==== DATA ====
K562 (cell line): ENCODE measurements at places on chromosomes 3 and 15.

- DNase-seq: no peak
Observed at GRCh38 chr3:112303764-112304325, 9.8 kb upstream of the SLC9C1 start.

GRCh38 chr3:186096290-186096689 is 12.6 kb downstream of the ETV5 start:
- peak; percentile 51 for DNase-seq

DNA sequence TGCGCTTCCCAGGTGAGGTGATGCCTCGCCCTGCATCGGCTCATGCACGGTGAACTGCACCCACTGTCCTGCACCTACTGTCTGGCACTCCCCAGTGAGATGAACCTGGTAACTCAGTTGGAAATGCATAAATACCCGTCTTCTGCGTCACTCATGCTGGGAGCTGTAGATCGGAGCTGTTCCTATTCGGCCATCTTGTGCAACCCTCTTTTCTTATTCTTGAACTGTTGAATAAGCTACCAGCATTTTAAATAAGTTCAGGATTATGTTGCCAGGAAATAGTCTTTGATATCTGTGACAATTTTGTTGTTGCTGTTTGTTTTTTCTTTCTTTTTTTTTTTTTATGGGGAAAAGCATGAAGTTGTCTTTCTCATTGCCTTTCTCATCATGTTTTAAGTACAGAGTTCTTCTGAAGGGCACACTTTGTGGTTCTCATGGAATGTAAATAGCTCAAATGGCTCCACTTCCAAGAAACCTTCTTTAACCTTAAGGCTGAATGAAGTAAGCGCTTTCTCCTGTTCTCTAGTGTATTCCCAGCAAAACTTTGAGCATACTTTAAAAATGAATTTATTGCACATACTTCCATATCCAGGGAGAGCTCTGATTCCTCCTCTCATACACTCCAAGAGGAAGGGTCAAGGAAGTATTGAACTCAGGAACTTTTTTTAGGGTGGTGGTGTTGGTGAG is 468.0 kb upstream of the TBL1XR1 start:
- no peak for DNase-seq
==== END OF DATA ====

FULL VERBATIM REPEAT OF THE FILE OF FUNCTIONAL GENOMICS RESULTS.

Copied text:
K562 (cell line): ENCODE measurements at places on chromosomes 3 and 15.

- DNase-seq: no peak
Observed at GRCh38 chr3:112303764-112304325, 9.8 kb upstream of the SLC9C1 start.

GRCh38 chr3:186096290-186096689 is 12.6 kb downstream of the ETV5 start:
- peak; percentile 51 for DNase-seq

DNA sequence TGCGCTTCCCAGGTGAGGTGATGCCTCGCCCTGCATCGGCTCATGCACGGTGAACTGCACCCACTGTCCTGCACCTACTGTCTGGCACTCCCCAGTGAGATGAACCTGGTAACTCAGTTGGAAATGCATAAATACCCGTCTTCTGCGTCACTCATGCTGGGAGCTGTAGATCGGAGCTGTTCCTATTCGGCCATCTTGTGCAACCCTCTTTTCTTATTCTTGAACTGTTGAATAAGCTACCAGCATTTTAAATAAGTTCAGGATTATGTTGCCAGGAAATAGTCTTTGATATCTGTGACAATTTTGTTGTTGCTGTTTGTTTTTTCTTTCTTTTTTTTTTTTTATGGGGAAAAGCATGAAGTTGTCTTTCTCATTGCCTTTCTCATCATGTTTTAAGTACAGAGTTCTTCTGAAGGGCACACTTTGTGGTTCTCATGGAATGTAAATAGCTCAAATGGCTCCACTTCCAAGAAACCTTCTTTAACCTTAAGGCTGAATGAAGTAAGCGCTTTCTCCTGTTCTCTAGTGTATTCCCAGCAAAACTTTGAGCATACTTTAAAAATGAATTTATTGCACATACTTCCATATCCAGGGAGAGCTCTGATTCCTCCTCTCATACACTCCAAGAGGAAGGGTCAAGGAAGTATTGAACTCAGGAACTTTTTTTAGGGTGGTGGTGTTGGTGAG is 468.0 kb upstream of the TBL1XR1 start:
- no peak for DNase-seq